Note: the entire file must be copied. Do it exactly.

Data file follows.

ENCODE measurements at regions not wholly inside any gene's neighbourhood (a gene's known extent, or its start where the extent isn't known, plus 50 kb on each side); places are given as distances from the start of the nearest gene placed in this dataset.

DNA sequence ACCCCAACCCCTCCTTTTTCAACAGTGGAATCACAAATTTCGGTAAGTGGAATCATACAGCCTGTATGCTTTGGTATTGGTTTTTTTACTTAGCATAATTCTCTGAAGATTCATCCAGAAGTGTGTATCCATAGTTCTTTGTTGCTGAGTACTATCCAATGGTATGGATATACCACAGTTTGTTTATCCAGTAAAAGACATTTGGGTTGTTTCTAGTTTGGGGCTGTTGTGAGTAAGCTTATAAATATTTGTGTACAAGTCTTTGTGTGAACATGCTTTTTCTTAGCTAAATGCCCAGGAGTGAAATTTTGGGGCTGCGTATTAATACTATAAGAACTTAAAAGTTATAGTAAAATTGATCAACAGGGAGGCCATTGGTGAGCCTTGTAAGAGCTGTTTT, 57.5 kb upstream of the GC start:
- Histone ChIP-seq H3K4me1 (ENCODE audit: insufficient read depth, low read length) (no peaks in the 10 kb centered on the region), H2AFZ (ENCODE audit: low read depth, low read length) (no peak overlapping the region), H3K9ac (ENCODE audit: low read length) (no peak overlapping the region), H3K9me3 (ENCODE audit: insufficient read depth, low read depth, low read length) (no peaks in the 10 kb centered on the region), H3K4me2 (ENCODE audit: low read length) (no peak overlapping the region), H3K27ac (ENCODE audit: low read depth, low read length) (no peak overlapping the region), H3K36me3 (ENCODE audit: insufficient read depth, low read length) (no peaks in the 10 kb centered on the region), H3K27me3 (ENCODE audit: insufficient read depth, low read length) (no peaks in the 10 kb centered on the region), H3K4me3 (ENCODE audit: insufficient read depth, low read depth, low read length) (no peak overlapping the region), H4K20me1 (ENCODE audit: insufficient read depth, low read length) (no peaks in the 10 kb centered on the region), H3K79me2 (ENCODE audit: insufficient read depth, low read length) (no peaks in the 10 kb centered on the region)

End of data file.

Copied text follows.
ENCODE measurements at regions not wholly inside any gene's neighbourhood (a gene's known extent, or its start where the extent isn't known, plus 50 kb on each side); places are given as distances from the start of the nearest gene placed in this dataset.

DNA sequence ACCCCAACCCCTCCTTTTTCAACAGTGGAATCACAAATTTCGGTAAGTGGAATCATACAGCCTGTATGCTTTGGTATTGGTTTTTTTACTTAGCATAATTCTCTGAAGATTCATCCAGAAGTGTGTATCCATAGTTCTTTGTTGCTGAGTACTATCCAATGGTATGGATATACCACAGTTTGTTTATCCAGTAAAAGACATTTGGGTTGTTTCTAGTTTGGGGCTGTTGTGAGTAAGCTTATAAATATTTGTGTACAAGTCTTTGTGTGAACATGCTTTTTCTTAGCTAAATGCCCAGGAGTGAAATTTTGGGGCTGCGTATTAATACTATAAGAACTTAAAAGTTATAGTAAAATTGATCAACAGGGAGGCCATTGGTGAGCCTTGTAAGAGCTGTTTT, 57.5 kb upstream of the GC start:
- Histone ChIP-seq H3K4me1 (ENCODE audit: insufficient read depth, low read length) (no peaks in the 10 kb centered on the region), H2AFZ (ENCODE audit: low read depth, low read length) (no peak overlapping the region), H3K9ac (ENCODE audit: low read length) (no peak overlapping the region), H3K9me3 (ENCODE audit: insufficient read depth, low read depth, low read length) (no peaks in the 10 kb centered on the region), H3K4me2 (ENCODE audit: low read length) (no peak overlapping the region), H3K27ac (ENCODE audit: low read depth, low read length) (no peak overlapping the region), H3K36me3 (ENCODE audit: insufficient read depth, low read length) (no peaks in the 10 kb centered on the region), H3K27me3 (ENCODE audit: insufficient read depth, low read length) (no peaks in the 10 kb centered on the region), H3K4me3 (ENCODE audit: insufficient read depth, low read depth, low read length) (no peak overlapping the region), H4K20me1 (ENCODE audit: insufficient read depth, low read length) (no peaks in the 10 kb centered on the region), H3K79me2 (ENCODE audit: insufficient read depth, low read length) (no peaks in the 10 kb centered on the region)